Banning Solitary Confinement, Pushing For More Peers, Promoting Hope, Reducing Use/Funding of AOT – Priorities For NYAPRS

(1-12-21) Long-time peer advocate Harvey Rosenthal answers the four questions that I have been posing to leaders of mental health organizations about their previous accomplishments, priorities and goals going into 2022. Thank you Mr. Rosenthal for responding on behalf of the New York Association of Psychiatric Rehabilitation Services (NYAPRS).

Question One: What was NYAPRS’s biggest accomplishment during 2021?

We’re most proud of our work in coalition with an extraordinary group of NYS criminal justice advocates to help win a landmark ban on horrific solitary confinement for vulnerable individuals that include people with mental health challenges, youth and seniors and new or pregnant Moms. Also, for the opportunities to be able to help fight off proposed deep funding cuts, help craft new peer crisis stabilization and psychiatric rehabilitation models, preserve self-directed care programs and gain another round of funding for a peer led outreach and support model.

Question Two: What are your priorities going into 2022?

New York State:

Community Services: We’re very engaged in campaigns to secure a robust package of funding increases to our community agencies and workforce.

Crisis Innovations: We’d like to see prominent roles for peers in what we hope will be the widespread establishment of 9-8-8 mental health hot line and funding for a peer led crisis stabilization programs.

Criminal Justice Reforms: We’re strongly pushing for the deployment of Peer/EMT first responders in place of police as well as a restoration of Medicaid 30 days before release from prisons and jails.

Community Inclusion: We’re working with cross disability partners to work with state government and stakeholders to create an updated NYS Olmstead Plan

Racism: We are working to see that all policies and programs promote racial equity and justice.


Rights Protections/Alternatives to Coercion: we now know so much more about how to engage people in need without the use of coercive practices that include the use of AOT outpatient commitment orders. For example, we helped to design a peer-led outreach and support program in 2018 that has an 80% success rate in engaging individual who were being considered for court ordered treatment. We are hoping that SAMHSA will provide incentives to states to prioritize these approaches rather than previous policies that funded states to expand AOT initiatives.

Medicaid: CMS should resist efforts to permit Medicaid funding to be used to increase institutional beds and invest heavily in a range of effective community peer outreach and rehabilitation support programs.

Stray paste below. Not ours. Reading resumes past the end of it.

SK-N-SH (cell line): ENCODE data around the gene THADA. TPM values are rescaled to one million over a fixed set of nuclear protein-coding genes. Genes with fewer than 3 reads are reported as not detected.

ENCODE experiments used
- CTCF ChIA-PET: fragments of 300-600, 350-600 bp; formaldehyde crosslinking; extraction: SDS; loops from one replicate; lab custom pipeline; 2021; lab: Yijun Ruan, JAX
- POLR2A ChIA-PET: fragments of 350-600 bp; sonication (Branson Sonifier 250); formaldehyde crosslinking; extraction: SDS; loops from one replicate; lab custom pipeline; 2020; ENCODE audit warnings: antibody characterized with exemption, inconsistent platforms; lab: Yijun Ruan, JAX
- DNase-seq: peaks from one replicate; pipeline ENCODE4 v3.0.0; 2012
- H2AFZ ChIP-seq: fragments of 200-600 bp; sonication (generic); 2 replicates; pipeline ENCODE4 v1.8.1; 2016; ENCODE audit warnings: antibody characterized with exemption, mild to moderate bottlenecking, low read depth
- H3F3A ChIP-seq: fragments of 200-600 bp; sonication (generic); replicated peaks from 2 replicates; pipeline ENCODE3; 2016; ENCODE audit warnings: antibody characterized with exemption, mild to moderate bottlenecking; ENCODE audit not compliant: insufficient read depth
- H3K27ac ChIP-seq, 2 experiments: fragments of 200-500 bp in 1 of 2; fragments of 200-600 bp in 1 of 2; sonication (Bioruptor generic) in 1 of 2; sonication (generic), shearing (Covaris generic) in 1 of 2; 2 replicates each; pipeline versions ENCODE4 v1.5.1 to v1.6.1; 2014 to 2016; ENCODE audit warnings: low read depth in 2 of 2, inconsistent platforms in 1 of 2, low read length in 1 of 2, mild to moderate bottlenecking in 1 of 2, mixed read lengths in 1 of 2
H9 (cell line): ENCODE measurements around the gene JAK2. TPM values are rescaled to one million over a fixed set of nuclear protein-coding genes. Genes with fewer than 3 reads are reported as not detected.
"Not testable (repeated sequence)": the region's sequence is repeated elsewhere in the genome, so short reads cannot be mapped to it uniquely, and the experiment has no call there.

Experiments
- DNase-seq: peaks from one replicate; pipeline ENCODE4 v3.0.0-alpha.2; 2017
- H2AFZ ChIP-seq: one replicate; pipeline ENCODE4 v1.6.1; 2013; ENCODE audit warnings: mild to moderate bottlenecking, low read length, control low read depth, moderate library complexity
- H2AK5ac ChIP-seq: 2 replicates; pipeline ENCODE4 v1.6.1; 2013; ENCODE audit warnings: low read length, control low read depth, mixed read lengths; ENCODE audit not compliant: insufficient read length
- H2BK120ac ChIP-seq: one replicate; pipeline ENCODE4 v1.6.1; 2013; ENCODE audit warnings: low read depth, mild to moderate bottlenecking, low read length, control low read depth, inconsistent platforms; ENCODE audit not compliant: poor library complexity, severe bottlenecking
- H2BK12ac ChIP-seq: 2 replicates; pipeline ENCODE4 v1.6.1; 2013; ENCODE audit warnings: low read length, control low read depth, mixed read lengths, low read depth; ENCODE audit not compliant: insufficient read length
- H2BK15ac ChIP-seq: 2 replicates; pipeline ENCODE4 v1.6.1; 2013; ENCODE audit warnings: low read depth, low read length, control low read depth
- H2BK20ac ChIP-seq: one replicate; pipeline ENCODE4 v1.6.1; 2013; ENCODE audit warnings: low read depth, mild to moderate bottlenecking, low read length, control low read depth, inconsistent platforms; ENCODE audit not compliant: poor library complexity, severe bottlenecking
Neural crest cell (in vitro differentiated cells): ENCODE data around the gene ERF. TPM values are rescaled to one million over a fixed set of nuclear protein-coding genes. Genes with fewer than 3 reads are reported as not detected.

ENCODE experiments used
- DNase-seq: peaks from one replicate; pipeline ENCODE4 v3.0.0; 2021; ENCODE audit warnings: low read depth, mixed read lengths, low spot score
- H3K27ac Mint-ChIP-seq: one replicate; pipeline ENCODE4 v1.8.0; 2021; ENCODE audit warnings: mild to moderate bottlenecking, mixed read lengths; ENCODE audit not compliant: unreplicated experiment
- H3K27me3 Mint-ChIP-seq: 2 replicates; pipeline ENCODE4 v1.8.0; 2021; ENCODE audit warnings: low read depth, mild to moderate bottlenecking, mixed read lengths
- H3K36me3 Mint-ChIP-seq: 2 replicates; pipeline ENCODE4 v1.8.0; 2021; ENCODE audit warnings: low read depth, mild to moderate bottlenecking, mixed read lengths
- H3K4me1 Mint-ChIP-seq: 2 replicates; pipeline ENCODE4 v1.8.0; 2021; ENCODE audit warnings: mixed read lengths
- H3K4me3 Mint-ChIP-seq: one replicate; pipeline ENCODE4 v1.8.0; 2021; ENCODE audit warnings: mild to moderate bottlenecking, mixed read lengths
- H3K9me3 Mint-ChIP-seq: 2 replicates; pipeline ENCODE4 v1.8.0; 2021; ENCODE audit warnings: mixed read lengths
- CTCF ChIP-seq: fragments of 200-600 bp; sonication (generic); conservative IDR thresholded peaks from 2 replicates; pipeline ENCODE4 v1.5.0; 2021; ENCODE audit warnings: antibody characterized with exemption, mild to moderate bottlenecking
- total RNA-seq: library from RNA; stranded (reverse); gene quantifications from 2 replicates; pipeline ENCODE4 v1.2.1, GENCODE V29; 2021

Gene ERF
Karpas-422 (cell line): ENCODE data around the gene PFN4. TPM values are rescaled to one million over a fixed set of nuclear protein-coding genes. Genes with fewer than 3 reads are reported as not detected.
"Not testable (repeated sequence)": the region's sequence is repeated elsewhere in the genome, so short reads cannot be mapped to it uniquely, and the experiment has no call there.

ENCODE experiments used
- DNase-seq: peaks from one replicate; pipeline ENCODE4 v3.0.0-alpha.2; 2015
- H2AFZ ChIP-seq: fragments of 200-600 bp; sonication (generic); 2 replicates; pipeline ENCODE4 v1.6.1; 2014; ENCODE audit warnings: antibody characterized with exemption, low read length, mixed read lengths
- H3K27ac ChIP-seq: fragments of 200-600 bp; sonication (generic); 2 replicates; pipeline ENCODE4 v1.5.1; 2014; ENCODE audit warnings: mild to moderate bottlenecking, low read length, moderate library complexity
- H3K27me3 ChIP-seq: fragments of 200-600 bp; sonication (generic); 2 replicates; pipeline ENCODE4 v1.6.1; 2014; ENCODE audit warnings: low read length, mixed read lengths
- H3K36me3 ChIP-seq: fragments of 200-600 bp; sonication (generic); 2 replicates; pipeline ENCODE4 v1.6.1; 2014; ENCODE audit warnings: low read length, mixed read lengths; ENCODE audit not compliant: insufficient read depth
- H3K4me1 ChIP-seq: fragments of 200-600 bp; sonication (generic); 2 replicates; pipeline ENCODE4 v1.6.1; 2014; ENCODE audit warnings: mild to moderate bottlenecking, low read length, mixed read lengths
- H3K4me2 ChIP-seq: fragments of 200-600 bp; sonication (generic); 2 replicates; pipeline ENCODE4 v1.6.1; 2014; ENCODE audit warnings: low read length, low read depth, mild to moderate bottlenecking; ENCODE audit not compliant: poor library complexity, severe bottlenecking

Criminal Justice: Many more states should join New York this year in banning if not severely limiting the use of barbaric solitary confinement in state prisons and local jails, especially for vulnerable groups like ours and provide in prison rehabilitation-focused alternative approaches.

Telehealth: We need a good deal more in federal financial support to help people get increased and affordable access to cell and zoom technology, including paying for minutes to promote their use. Otherwise, the promise of virtual support will be denied to low-income individuals in the greatest need.

Question Three: What are the biggest challenges that you currently face?

Creating a unified movement to redouble efforts to promote hope and recovery and advance racial equality, social justice and dignity for all. So much more can be done in 2022 if we can further our efforts bring together the wisdom and will of recovering people, families, peer supporters, community health and behavioral health providers, federal, state and local agencies and independent living and criminal justice reform groups.

Question Four: Why did you get involved in mental health?

We have a family history including my own six week stay at the psychiatric ward of a local hospital at age 19. I left that experience determined to find my way through and have had an inspired life serving our community over the last 45 years….in a state hospital, an outpatient clinic, a clubhouse program and as an advocate for folks across the state and nation who I’ve had the incredible opportunity to meet and know and who have so greatly enriched my life and purpose.

About The Author: (Provided by NYAPRS) Harvey Rosenthal has more than 45 years of experience working to promote public mental health policies and practices that advance the recovery, rehabilitation, rights, and full community inclusion of individuals with psychiatric disabilities and/or diagnoses. Under his leadership, NYAPRS’ advocacy has helped to transform state and national mental health systems, increase access to community-based housing, employment and peer support services, and advance numerous recovery and criminal justice related mental health reforms. Harvey and the NYAPRS team has helped to create several nationally acclaimed and replicated peer support and transformational training innovations.  He has also worked to fight stigma, discrimination, and human rights violations and to advance informed choice protections, self-directed care and racial equity and justice.

To learn more about NYAPRS 2022 priorities, you can view Harvey’s testimony before the New York State Assembly here.

(This is the fifth in a series where the leaders of mental health organizations answer four simple questions. The views expressed are those of the author.)

About the author:

Pete Earley is the bestselling author of such books as The Hot House and Crazy. When he is not spending time with his family, he tours the globe advocating for mental health reform.

Learn more about Pete.